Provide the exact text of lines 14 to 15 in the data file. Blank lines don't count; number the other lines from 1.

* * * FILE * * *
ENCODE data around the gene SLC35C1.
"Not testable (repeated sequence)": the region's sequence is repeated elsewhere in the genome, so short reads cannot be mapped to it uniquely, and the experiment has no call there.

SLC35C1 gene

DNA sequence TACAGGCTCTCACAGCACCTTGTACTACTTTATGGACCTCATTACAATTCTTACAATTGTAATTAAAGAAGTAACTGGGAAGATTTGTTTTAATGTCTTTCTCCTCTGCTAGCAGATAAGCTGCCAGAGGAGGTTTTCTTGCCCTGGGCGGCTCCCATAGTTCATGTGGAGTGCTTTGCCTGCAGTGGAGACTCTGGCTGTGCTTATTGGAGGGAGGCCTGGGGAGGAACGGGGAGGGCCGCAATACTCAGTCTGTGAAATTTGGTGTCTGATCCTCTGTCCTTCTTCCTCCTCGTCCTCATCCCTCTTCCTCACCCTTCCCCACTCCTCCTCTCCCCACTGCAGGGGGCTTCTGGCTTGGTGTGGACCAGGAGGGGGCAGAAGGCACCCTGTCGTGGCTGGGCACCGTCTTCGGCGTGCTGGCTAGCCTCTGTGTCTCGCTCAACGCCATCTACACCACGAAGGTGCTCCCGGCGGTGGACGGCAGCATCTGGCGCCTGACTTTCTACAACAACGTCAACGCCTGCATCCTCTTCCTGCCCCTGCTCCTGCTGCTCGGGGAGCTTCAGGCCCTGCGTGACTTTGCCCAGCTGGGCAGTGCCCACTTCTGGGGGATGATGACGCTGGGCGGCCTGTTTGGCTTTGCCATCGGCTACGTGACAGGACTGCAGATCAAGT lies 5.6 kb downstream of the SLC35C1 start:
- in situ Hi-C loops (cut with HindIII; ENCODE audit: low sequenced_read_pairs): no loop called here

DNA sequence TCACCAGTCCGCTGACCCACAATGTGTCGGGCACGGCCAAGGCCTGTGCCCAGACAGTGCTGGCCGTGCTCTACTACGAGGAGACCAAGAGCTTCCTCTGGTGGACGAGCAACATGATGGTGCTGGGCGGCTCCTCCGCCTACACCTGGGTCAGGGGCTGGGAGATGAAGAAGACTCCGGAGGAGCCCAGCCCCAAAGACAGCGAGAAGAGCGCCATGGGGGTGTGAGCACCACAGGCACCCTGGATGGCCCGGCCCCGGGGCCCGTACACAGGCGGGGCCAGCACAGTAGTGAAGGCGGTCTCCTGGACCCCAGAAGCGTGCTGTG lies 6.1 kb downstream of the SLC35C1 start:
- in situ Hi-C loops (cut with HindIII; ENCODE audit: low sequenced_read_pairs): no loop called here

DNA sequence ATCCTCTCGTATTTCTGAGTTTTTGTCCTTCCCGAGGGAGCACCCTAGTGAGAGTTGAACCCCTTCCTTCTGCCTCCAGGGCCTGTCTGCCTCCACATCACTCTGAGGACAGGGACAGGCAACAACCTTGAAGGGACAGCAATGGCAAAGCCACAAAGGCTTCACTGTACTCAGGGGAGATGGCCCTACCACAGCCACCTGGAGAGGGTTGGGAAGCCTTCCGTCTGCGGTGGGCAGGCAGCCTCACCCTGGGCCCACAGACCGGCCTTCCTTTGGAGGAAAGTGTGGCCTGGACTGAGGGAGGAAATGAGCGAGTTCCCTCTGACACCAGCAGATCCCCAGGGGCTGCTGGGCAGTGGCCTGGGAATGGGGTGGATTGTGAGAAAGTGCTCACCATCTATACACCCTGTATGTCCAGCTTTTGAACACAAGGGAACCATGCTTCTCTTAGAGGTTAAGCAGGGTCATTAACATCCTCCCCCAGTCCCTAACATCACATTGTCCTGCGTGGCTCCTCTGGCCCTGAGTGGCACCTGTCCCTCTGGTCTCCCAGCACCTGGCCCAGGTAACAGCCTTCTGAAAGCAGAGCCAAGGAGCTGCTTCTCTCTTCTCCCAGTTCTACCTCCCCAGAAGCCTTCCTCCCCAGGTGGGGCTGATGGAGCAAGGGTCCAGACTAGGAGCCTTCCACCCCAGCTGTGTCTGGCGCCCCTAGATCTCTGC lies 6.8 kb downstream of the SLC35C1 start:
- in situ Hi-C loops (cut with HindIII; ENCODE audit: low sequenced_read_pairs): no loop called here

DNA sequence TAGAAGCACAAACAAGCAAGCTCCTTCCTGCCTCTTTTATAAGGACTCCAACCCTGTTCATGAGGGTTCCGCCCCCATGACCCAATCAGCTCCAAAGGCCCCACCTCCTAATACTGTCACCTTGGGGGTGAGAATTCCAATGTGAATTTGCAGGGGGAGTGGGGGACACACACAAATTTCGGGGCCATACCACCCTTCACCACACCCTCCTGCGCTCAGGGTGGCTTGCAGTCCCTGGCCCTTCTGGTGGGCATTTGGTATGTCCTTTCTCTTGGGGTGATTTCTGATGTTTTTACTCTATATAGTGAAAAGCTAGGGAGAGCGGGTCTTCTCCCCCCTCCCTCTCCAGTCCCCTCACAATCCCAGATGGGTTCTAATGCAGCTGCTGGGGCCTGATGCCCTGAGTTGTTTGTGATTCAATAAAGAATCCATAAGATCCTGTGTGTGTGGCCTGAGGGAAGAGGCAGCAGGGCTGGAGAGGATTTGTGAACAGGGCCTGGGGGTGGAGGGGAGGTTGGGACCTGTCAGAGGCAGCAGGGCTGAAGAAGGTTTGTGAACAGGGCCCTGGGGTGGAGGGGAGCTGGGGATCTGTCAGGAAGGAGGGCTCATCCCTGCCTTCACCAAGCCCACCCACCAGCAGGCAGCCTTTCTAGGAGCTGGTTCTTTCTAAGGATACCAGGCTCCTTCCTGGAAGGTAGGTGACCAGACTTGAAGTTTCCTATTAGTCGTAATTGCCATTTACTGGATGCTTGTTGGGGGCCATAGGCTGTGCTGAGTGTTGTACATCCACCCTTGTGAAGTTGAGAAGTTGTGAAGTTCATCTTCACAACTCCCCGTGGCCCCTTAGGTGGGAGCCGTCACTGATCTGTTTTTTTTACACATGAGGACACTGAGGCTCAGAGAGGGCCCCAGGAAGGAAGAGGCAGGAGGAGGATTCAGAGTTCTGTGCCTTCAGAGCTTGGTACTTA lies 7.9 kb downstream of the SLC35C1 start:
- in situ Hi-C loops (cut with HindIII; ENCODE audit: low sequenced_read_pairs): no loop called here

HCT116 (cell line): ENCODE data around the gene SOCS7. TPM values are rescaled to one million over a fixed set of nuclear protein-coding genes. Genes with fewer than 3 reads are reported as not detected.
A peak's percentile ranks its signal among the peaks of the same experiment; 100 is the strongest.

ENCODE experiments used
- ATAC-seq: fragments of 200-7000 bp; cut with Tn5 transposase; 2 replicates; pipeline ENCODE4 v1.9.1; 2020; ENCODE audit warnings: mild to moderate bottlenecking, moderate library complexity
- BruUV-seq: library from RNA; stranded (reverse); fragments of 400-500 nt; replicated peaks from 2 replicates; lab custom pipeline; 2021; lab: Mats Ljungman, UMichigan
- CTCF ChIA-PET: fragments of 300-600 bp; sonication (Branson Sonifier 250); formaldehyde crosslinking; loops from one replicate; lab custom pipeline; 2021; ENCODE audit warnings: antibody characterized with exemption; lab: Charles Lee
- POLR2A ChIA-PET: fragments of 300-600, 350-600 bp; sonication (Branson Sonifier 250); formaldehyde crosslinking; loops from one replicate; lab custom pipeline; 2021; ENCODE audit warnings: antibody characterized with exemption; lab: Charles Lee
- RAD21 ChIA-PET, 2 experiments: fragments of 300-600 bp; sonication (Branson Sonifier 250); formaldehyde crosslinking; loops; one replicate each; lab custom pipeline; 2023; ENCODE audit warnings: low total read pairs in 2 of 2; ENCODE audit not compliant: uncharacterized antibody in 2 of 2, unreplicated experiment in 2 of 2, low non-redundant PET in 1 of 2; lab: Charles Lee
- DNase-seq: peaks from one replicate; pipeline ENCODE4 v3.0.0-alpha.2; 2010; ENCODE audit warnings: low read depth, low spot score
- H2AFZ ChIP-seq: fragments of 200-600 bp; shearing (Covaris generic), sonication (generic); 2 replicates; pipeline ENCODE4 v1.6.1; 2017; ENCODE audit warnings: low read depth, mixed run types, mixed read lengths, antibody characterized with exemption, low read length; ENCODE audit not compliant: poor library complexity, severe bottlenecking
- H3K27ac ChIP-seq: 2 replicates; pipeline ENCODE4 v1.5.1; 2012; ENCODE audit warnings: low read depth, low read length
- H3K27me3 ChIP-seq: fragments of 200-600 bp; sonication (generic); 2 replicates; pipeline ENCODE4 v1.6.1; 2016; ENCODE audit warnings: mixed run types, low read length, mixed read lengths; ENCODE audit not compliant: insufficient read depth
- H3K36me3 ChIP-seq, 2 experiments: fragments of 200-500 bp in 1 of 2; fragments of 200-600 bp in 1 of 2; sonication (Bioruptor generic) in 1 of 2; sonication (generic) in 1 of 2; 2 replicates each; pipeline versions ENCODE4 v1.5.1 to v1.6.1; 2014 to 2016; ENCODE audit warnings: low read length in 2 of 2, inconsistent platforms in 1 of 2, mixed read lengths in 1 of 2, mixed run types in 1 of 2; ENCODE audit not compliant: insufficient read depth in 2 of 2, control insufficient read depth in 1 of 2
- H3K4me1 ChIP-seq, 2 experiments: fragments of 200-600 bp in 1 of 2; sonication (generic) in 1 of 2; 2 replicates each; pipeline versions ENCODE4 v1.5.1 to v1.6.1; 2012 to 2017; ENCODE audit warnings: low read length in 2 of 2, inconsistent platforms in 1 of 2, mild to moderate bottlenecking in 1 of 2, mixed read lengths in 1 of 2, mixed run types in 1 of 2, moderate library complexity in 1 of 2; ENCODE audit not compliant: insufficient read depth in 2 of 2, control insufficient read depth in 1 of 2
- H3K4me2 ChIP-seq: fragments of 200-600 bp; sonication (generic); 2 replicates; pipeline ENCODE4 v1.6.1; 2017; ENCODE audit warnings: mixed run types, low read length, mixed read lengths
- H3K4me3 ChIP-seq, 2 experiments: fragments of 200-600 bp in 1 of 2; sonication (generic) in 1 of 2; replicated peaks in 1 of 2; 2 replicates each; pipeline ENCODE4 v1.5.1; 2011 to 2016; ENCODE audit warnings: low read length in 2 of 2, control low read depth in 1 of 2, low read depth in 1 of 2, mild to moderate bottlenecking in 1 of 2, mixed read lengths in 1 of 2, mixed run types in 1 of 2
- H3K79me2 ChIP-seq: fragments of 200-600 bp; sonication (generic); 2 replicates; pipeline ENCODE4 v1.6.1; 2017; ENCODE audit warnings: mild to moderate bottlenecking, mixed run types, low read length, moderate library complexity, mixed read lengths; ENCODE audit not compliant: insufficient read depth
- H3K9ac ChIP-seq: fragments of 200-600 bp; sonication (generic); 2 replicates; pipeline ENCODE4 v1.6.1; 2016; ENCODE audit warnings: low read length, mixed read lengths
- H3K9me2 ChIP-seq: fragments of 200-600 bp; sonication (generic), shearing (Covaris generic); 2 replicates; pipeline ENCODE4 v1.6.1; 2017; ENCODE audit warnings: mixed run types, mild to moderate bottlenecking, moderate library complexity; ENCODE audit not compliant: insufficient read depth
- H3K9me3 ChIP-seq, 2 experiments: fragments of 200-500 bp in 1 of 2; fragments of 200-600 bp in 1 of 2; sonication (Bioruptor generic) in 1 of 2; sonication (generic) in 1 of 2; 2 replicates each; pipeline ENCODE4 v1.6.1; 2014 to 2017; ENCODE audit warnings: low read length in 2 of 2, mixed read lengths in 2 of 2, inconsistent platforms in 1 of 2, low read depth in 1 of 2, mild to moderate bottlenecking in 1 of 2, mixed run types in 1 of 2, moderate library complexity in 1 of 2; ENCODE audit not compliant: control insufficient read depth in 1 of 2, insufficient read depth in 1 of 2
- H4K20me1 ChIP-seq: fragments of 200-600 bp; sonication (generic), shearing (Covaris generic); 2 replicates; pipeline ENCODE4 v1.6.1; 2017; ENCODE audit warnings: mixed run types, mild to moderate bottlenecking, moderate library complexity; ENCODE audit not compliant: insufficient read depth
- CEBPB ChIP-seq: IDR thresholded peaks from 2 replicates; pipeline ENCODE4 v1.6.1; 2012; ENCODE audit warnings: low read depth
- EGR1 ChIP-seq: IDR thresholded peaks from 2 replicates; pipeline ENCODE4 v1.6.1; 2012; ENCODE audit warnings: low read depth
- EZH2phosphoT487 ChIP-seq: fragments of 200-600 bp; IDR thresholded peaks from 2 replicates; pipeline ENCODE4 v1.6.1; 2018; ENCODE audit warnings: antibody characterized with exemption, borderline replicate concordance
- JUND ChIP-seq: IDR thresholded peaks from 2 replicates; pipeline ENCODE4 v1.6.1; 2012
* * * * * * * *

ENCODE experiments used
- ATAC-seq: fragments of 200-7000 bp; cut with Tn5 transposase; 2 replicates; pipeline ENCODE4 v1.9.1; 2020; ENCODE audit warnings: mild to moderate bottlenecking, moderate library complexity